Eradicate hunger by 2025 – and don’t confuse this goal with future food provisioning

Countries can eradicate hunger if they want to, if they don’t confuse eradicating hunger with the need to secure adequate food supplies in the medium to long term. That’s the clear message from Andrew MacMillan, a former long time member of the UN’s Food and Agriculture Organisation, in a new book, How to end hunger in times of crisis, written with Ignacio Trueba –

Andrew says eradicating hunger is doable and a clear target should be set as soon as possible, at the latest by 2025. Moreover, if it is done right – with the focus on eradicating hunger in ways that enable small farmers to be more productive and better off – it will also feed into the longer-term goals of ensuring good food for all.

Amongst the many reasons given for not eradicating hunger, say the authors in their book,

“… is the common view that ending hunger is impossible because the world simply cannot produce enough food to do it. The truth is that, at least for now, there is ample food for everyone to eat adequately. Annual food waste at consumer level in industrialised countries (222 million tons) is almost as high as total net food production in Africa (230 million tons). To close the gap between what 1 billion hungry people are eating now and what they need to consume to climb above the hunger threshold would require the equivalent of only 25 to 30 millions tons of grains now being produced. Even if the amount needed was to be doubled, even tripled, and its food content diversified, it would still be insignificant in global terms. It is not a big deal!” p20.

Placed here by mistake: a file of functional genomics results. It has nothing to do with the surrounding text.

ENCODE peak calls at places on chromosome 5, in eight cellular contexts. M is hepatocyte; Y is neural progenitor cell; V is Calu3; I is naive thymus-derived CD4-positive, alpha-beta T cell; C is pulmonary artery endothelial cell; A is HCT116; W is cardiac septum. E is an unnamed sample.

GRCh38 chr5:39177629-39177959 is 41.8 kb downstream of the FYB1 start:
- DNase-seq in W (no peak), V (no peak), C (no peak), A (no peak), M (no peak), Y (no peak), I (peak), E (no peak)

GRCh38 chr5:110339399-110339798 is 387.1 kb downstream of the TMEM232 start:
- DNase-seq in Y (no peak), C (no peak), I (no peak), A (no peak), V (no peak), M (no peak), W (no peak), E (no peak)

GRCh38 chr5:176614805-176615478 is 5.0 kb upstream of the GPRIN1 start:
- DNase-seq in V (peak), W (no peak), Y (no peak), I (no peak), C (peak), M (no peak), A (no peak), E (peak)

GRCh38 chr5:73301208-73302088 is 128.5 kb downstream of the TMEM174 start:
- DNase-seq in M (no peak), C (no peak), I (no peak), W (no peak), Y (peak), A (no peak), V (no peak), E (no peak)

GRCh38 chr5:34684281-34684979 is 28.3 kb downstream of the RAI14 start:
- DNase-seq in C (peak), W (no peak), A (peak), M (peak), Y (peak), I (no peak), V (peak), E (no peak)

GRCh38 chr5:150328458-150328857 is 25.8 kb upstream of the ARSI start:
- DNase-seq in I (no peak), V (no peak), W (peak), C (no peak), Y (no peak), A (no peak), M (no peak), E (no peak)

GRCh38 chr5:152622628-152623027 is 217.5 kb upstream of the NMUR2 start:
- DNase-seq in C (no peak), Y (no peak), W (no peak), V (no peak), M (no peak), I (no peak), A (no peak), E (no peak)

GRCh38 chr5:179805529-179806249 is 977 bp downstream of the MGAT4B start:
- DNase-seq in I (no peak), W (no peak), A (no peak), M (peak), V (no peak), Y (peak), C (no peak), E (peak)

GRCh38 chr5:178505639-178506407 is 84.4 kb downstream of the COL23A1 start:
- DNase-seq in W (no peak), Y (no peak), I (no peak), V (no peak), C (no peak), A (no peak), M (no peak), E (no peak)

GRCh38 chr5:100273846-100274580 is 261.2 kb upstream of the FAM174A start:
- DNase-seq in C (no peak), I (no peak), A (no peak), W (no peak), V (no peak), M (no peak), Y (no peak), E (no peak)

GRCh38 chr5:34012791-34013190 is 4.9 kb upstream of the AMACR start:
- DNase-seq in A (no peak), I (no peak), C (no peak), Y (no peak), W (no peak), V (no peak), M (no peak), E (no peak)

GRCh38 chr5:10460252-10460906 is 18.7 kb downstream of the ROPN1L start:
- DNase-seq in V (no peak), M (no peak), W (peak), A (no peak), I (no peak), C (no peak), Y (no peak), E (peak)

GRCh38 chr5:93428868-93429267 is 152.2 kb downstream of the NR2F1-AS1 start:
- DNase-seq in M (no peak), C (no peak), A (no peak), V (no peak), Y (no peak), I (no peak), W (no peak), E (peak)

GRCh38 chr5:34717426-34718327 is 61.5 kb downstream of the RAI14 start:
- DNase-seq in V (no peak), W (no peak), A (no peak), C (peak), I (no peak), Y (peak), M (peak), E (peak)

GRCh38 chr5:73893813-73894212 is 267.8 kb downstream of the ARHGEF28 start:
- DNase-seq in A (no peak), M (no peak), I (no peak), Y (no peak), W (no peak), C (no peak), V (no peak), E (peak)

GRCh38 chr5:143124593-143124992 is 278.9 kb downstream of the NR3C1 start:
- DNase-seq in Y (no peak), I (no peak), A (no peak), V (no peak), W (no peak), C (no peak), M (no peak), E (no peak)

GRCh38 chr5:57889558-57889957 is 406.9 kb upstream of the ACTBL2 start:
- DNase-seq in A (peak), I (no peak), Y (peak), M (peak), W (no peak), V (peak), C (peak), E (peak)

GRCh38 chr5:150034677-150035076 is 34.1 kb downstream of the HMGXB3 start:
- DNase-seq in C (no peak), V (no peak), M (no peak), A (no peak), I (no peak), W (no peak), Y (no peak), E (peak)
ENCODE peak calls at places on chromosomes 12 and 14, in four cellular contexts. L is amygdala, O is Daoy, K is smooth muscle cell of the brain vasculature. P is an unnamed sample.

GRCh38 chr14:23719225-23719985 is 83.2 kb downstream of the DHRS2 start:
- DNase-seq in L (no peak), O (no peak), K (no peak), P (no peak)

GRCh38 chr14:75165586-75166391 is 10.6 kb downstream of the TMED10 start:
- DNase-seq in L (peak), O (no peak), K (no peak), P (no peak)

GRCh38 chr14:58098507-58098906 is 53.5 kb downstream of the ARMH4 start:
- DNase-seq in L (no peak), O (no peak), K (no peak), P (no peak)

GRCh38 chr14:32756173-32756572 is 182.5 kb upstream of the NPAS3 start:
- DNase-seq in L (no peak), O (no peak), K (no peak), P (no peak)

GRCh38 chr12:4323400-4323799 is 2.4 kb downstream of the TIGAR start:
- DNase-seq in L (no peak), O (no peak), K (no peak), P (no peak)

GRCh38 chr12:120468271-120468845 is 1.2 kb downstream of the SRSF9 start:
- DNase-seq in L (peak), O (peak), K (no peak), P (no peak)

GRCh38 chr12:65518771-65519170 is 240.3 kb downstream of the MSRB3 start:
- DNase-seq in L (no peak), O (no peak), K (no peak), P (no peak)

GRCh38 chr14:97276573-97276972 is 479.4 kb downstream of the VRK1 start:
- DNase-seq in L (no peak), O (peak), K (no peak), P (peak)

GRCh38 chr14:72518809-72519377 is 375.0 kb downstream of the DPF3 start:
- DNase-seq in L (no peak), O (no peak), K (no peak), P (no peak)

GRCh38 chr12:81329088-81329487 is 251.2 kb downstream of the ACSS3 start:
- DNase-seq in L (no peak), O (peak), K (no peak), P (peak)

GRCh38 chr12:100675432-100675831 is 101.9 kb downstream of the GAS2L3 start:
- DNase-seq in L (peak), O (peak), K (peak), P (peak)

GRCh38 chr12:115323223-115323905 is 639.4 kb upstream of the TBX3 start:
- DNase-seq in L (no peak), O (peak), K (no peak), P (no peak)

I interviewed Andrew when he was in London last month to speak to a group in the UK parliament – listen here.

You can also download a copy of his remarks to the Parliamentarians and his lecture at the University of Reading on June 11th on ‘The Future of Agriculture through a Hunger Eradication Lens’

His thinking contains some timely points given the plans for a hunger summit on August 12th during the London 2012 Olympics.

About Geoff Tansey

I curate the Food Systems Academy, a free, on-line, open education resource to transform our food systems. I was also a member of the Food Ethics Council from 2000-2021 and chaired the independent Fabian Commission on Food and Poverty, which reported in 2015.
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